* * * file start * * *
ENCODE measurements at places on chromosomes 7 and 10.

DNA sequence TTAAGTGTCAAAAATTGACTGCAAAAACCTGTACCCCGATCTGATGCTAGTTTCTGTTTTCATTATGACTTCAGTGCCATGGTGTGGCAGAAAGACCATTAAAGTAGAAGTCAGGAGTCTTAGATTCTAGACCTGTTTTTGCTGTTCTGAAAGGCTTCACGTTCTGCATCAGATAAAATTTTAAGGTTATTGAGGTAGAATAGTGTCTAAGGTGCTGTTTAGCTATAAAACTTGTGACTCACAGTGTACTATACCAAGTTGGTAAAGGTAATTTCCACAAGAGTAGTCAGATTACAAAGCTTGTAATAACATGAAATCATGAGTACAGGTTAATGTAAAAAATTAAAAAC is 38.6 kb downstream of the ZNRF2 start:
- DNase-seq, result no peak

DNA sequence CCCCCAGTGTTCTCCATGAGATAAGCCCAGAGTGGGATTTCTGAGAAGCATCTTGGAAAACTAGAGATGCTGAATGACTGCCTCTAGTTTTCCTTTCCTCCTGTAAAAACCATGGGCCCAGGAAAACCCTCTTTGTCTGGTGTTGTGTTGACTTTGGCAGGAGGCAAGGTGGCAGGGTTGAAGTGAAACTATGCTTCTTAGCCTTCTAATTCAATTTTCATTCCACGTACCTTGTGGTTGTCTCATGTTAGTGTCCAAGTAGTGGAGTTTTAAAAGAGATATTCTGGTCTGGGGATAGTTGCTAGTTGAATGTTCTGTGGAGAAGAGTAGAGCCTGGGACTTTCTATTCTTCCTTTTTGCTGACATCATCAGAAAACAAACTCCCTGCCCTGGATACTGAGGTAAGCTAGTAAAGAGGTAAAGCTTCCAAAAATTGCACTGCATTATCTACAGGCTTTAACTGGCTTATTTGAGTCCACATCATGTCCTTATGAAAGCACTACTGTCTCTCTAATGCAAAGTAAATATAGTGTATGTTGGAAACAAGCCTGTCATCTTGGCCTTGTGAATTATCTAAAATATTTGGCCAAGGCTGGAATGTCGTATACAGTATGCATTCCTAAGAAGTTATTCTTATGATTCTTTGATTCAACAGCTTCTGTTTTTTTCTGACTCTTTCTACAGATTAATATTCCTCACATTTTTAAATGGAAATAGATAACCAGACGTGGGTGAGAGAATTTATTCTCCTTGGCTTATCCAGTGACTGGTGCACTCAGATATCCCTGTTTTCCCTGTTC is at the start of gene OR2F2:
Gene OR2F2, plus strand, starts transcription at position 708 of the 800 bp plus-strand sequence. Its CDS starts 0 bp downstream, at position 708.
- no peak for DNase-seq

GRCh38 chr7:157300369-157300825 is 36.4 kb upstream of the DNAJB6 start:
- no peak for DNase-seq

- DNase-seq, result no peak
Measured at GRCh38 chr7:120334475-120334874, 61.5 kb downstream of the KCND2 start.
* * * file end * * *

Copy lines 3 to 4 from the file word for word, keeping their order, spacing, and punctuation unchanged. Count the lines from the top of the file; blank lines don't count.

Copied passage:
- DNase-seq, result no peak

DNA sequence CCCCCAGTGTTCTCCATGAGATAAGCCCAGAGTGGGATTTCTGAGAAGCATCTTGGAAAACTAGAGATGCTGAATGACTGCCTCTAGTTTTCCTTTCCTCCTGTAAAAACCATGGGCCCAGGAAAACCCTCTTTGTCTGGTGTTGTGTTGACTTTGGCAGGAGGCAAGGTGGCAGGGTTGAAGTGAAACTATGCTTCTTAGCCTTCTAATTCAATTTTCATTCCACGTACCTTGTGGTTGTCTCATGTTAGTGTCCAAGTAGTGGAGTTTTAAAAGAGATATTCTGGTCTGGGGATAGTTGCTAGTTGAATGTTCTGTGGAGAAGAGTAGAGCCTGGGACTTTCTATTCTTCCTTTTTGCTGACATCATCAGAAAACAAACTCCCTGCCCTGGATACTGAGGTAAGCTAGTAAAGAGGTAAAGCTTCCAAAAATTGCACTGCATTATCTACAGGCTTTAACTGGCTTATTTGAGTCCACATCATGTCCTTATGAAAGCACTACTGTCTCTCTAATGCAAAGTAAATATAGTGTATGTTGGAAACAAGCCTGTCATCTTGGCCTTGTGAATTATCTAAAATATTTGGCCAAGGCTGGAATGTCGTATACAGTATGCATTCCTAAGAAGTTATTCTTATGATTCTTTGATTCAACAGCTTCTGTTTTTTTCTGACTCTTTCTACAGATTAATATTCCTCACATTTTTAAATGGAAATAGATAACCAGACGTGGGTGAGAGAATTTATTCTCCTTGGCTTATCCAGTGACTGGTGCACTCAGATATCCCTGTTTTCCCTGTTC is at the start of gene OR2F2: